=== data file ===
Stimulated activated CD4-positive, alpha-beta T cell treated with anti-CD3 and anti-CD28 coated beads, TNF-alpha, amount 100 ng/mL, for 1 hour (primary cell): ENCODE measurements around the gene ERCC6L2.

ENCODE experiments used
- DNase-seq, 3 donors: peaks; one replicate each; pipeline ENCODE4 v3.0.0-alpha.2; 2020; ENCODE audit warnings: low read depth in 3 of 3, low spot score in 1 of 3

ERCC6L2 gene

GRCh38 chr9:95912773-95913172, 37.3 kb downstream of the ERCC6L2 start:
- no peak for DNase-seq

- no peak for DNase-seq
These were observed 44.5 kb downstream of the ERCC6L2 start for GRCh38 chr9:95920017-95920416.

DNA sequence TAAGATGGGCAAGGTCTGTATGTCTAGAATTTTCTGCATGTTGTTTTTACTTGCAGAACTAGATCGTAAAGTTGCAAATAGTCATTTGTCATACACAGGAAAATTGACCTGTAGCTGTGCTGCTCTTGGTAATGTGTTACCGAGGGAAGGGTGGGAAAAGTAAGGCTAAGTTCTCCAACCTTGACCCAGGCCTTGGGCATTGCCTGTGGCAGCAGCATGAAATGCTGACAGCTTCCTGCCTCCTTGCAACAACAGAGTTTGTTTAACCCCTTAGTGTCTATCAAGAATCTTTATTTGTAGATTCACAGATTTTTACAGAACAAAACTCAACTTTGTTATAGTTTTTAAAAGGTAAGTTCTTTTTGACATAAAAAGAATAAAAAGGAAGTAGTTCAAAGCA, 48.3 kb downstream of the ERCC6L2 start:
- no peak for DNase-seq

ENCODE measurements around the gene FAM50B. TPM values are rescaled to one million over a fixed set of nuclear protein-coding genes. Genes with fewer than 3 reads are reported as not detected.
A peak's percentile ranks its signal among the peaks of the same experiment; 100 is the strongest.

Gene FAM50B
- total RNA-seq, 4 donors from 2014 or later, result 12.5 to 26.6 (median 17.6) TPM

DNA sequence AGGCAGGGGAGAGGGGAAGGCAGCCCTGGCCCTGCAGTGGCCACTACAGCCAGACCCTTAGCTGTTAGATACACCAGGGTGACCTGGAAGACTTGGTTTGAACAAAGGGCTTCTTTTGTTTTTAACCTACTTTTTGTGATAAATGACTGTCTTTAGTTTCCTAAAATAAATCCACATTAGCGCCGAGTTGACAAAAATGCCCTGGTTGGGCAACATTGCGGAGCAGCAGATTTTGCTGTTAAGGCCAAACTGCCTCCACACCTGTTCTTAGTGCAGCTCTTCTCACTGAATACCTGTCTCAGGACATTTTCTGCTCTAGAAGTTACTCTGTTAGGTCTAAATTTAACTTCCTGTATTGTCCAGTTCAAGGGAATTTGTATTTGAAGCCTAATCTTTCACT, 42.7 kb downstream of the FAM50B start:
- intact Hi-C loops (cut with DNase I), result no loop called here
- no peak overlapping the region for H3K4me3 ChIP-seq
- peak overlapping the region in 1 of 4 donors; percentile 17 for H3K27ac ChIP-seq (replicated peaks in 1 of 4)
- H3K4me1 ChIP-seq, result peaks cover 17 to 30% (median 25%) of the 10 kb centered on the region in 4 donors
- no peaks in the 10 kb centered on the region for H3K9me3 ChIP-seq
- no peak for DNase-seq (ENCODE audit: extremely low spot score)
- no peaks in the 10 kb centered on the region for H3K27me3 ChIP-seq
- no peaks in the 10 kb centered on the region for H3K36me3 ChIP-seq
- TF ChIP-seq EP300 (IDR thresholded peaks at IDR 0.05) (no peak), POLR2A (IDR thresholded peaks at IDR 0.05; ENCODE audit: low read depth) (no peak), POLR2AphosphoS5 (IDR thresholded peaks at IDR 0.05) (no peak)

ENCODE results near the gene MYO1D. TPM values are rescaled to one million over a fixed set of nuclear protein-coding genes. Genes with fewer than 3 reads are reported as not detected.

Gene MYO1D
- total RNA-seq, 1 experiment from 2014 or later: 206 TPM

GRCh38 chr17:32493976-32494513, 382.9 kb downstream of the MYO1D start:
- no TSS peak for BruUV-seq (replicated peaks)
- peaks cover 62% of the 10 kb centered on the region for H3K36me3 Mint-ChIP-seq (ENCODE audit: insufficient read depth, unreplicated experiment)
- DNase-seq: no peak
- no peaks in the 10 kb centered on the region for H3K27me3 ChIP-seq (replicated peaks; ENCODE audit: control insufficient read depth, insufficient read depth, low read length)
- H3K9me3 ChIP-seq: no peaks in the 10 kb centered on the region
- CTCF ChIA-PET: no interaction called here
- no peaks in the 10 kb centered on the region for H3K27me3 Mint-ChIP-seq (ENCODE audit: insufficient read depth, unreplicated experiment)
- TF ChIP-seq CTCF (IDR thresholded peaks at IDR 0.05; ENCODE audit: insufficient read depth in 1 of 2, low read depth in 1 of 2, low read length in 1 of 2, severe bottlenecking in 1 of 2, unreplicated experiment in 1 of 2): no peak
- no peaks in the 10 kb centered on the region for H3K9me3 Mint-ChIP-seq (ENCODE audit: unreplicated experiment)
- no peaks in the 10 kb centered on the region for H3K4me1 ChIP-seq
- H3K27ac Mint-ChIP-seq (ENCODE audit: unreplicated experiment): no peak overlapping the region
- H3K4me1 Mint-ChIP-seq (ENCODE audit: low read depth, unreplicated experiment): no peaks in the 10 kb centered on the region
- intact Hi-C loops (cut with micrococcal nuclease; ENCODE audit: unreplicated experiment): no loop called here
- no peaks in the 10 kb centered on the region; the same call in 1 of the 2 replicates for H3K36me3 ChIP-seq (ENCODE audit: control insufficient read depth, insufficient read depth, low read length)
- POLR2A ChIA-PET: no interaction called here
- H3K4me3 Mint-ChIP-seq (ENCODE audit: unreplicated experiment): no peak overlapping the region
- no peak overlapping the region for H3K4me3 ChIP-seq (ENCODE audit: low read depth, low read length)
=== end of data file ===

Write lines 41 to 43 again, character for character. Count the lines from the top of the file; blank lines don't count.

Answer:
- intact Hi-C loops (cut with micrococcal nuclease; ENCODE audit: unreplicated experiment): no loop called here
- no peaks in the 10 kb centered on the region; the same call in 1 of the 2 replicates for H3K36me3 ChIP-seq (ENCODE audit: control insufficient read depth, insufficient read depth, low read length)
- POLR2A ChIA-PET: no interaction called here